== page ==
Sheard humbled by honor

Posted Dec 12, 2013

Cleveland Browns outside linebacker Jabaal Sheard won the franchise’s Walter Payton Man of the Year Award, the team announced Thursday.

When outside linebacker Jabaal Sheard joined the Cleveland Browns in the second round of the 2011 NFL Draft, he wanted to make an impact on the field, and had a deep commitment to bettering the Cleveland community.

For his work in the community, Sheard was honored with the Browns’ 2013 Walter Payton Man of the Year Award, and will now be one of 32 players to complete for the league’s highest honor for community efforts.

“It’s an honor to be selected for this award,” Sheard said. “Walter Payton was a great man on and off the field, and it’s humbling to be mentioned with him. Educating youth, especially here in our Cleveland community, is something that is very important to me, as well as helping those less fortunate.”

Browns coach Rob Chudzinski said Sheard was “very deserving of this recognition.”

“When I first met Jabaal, I could tell right away there was something special about him,” Chudzinski said. “Jabaal carries a quiet relentlessness on the field, and is an outstanding football player, but off the field, he really separates himself because he’s an MVP in our community and a great ambassador for our organization. It’s genuinely important to him, and we’re very proud that Jabaal Sheard wears our uniform every Sunday.”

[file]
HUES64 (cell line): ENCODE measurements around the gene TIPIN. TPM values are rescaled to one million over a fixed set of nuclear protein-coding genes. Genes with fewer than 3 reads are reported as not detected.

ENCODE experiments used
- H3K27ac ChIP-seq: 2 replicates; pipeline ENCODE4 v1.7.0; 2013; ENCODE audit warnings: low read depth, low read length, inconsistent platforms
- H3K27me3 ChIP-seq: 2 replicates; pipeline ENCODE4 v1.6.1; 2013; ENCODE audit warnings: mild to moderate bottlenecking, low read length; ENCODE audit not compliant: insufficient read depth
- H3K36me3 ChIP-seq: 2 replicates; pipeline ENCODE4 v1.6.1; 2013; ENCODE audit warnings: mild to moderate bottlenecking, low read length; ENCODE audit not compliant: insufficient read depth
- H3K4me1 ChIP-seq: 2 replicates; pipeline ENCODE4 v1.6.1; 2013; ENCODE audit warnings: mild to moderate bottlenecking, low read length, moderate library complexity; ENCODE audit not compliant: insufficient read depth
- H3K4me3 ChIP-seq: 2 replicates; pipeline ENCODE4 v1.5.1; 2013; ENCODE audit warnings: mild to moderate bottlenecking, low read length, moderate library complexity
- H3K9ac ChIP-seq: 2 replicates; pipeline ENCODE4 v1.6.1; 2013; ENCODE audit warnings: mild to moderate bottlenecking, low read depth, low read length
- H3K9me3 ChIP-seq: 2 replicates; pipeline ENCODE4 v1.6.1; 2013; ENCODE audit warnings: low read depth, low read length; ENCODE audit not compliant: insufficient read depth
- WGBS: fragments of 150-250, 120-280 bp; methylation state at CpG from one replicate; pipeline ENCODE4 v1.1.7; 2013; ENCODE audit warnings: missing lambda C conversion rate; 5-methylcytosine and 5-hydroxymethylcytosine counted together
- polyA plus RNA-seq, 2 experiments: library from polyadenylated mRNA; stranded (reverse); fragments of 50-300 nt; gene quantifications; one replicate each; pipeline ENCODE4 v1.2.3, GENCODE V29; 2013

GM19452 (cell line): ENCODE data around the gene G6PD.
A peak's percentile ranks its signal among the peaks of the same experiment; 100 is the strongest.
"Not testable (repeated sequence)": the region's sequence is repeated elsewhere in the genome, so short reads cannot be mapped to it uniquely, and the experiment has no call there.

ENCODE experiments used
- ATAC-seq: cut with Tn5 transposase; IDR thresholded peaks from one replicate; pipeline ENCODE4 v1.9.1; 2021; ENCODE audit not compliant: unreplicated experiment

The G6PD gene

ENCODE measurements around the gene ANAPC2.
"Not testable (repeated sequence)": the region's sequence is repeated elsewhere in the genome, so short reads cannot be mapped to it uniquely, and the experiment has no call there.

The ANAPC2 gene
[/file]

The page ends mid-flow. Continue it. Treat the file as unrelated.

Sheard has participated in many charitable events throughout his time in Cleveland, and his focus has been on education and helping children.

This year alone, Sheard has visited the Garfield Heights Library to read a patriotic-themed book to children, as well as multiple schools to encourage students to exercise for 60 minutes daily, live a healthy lifestyle, and raise food and money for the Cleveland Foodbank. He also helped build a playground during the NFL’s annual day of service, Hometown Huddle, in October, and delivered Christmas gifts to patients at Cleveland Clinic Children’s.

“It’s just amazing to see a smile on a kid’s face,” Sheard said. “It just brightens up your day. Anything you could be going through at the time, it just evaporates. You’re more focused on the kids.

“We’ve been through a lot of changes. We had a rocky season, but that’s life and kind my background. It starts out rough and you just keep working hard and improve as time goes on, never get down, just keep believing.”

In addition, to his many visits, on behalf of the Browns, Sheard recently partnered with United Way to form “Team Sheard,” which was created to encourage volunteerism and mentorship to reduce the high-school dropout rate.

“I grew up in a rough neighborhood,” Sheard said. “Nobody really came over there, and when I got out, it was like, ‘Why me? How did I make it out?’ I guess I just always had something in me that I knew this wasn’t where I was supposed to be just to show kids that they could get out of there. ‘You don’t have to be where you’re at now. You can be that one, special kid that gets out of whatever situation they’re in.’

“I never had someone come out in the community who’s in the NFL, who’s elite, and I just try to remind the kids, ‘You can be anything you want to be. If you see it, anything’s possible.’”

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